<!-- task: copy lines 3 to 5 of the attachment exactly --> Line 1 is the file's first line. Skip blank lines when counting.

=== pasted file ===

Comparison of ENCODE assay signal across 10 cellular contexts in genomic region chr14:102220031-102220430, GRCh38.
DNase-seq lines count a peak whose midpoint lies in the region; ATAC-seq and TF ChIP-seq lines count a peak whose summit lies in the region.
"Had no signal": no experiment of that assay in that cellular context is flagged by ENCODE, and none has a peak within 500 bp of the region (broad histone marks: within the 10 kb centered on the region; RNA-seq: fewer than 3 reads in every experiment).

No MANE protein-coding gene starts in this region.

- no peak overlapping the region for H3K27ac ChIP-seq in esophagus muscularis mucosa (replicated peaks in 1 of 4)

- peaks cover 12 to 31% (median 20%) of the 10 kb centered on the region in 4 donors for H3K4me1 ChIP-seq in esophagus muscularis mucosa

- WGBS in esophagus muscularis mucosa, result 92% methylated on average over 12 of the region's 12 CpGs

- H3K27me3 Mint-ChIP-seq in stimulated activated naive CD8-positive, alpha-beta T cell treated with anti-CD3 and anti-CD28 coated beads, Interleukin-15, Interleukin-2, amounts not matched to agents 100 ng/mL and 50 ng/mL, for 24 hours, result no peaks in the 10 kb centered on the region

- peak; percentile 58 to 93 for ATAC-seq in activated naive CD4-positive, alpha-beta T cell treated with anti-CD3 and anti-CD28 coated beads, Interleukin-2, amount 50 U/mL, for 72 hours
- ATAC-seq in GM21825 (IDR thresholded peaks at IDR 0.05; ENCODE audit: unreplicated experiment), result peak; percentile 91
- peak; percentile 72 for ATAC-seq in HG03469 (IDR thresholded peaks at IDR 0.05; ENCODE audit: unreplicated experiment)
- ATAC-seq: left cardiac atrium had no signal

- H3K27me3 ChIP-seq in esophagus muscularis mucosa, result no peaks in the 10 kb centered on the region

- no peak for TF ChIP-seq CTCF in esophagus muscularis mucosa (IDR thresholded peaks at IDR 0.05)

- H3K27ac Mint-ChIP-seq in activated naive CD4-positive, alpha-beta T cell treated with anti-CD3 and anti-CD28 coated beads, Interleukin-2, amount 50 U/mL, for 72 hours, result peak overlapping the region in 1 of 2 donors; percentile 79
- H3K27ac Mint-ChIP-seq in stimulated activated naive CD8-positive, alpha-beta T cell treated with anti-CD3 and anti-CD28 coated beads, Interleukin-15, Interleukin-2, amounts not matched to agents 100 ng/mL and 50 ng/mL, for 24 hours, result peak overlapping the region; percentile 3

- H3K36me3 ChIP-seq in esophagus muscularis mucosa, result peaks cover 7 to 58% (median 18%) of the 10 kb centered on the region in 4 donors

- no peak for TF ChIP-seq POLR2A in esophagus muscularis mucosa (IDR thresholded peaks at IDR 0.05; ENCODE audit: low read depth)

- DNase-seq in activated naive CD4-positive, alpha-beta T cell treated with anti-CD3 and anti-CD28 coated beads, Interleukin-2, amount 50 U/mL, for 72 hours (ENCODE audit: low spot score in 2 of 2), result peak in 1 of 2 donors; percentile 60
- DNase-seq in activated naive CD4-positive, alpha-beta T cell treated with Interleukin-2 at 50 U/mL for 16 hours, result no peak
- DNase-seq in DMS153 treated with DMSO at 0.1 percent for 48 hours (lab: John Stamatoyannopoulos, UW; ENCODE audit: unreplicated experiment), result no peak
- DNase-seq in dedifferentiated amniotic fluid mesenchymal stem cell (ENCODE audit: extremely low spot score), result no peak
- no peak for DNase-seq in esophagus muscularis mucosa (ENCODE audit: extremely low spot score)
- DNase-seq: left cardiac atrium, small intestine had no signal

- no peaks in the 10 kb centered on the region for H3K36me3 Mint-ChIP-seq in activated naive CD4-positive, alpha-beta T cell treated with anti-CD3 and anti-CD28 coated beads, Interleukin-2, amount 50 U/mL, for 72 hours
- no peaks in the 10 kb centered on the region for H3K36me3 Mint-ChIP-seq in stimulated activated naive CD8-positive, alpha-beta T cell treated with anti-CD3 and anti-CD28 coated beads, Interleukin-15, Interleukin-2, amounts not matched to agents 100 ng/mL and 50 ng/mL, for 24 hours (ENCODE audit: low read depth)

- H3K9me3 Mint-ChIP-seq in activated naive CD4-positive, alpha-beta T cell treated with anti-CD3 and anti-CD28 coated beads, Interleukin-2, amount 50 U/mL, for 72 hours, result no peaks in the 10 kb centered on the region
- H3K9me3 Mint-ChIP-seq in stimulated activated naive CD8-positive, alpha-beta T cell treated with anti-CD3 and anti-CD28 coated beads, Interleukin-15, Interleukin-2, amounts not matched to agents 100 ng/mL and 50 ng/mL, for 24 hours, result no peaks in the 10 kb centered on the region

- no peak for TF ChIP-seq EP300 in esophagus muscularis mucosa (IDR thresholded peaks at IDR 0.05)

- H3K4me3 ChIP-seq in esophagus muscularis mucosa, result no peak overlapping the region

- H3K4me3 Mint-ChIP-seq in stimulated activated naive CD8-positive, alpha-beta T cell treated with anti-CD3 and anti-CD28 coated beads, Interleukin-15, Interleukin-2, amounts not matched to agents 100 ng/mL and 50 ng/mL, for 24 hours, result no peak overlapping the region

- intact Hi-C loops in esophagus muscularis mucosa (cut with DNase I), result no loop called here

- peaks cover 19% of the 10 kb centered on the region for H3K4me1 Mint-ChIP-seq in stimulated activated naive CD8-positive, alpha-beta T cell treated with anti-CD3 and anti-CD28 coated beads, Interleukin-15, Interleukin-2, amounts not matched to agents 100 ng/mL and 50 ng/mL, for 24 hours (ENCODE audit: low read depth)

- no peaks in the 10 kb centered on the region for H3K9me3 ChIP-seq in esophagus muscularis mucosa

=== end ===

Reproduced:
"Had no signal": no experiment of that assay in that cellular context is flagged by ENCODE, and none has a peak within 500 bp of the region (broad histone marks: within the 10 kb centered on the region; RNA-seq: fewer than 3 reads in every experiment).

No MANE protein-coding gene starts in this region.

- no peak overlapping the region for H3K27ac ChIP-seq in esophagus muscularis mucosa (replicated peaks in 1 of 4)